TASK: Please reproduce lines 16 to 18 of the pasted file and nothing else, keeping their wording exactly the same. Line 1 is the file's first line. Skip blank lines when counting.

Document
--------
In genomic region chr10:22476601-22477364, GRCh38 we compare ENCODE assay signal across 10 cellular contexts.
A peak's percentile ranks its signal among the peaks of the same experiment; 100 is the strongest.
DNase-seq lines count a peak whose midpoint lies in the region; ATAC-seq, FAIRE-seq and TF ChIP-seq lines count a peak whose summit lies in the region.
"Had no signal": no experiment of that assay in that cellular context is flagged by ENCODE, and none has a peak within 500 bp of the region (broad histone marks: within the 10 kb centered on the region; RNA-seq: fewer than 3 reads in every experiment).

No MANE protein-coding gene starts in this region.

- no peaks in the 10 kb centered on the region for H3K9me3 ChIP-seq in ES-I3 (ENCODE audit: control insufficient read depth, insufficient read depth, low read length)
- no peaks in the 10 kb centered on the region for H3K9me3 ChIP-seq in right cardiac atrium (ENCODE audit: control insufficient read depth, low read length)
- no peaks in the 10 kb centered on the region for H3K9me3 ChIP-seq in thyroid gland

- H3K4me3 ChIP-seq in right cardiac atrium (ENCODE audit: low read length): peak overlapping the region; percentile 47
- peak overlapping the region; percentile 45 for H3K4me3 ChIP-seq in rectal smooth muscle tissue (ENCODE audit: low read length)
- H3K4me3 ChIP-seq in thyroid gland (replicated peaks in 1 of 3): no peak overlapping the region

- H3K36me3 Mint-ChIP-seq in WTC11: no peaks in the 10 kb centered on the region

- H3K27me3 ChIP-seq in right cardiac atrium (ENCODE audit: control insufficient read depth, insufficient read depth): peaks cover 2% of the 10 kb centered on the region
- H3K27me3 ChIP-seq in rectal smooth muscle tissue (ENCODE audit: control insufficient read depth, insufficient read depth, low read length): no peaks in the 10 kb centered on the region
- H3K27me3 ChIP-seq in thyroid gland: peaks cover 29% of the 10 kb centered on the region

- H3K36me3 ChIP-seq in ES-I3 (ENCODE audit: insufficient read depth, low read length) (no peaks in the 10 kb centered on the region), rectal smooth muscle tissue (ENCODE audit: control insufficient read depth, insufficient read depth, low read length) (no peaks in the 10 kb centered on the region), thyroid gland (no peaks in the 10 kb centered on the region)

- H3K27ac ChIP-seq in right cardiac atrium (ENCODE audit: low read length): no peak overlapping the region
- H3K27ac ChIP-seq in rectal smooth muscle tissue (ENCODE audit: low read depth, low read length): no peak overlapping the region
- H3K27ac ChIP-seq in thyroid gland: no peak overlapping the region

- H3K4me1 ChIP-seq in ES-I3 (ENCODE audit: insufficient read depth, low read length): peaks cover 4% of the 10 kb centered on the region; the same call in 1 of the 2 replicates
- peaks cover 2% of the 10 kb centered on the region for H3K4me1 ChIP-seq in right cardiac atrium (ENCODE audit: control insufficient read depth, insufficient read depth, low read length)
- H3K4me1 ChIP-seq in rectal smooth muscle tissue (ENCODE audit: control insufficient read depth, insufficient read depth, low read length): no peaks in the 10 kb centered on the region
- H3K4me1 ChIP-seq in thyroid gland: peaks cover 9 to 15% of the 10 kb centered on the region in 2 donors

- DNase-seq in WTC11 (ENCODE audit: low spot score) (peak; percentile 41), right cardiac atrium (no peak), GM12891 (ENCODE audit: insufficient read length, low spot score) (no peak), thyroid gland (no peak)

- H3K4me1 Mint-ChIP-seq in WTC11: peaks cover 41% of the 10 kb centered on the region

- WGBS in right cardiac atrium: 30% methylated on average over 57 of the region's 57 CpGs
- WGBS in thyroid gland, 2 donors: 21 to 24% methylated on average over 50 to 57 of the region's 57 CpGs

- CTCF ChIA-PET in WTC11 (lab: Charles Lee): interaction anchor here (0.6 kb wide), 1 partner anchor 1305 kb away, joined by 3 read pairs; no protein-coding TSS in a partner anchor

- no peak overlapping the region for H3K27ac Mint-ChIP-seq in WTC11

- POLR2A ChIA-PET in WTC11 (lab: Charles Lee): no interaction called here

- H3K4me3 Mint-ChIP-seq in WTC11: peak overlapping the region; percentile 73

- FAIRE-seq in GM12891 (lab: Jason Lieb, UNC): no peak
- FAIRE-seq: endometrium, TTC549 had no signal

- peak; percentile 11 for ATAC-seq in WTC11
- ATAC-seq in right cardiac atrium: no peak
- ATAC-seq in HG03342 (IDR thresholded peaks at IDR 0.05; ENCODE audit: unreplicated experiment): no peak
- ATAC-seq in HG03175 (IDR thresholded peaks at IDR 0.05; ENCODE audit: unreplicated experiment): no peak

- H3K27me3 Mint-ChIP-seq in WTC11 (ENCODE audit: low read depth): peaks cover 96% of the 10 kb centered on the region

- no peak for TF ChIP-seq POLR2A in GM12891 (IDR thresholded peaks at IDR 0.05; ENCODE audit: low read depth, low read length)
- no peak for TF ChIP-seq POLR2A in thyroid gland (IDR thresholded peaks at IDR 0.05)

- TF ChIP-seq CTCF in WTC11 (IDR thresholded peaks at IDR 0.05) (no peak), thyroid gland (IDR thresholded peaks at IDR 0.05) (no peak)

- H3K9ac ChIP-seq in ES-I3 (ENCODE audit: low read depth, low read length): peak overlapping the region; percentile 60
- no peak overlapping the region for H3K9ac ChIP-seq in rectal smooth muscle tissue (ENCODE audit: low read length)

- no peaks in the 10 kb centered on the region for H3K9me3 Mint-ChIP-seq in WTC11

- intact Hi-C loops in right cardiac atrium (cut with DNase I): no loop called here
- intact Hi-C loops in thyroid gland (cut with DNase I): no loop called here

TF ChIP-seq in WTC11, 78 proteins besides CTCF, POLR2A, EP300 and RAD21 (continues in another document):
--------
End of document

- H3K36me3 ChIP-seq in ES-I3 (ENCODE audit: insufficient read depth, low read length) (no peaks in the 10 kb centered on the region), rectal smooth muscle tissue (ENCODE audit: control insufficient read depth, insufficient read depth, low read length) (no peaks in the 10 kb centered on the region), thyroid gland (no peaks in the 10 kb centered on the region)

- H3K27ac ChIP-seq in right cardiac atrium (ENCODE audit: low read length): no peak overlapping the region
- H3K27ac ChIP-seq in rectal smooth muscle tissue (ENCODE audit: low read depth, low read length): no peak overlapping the region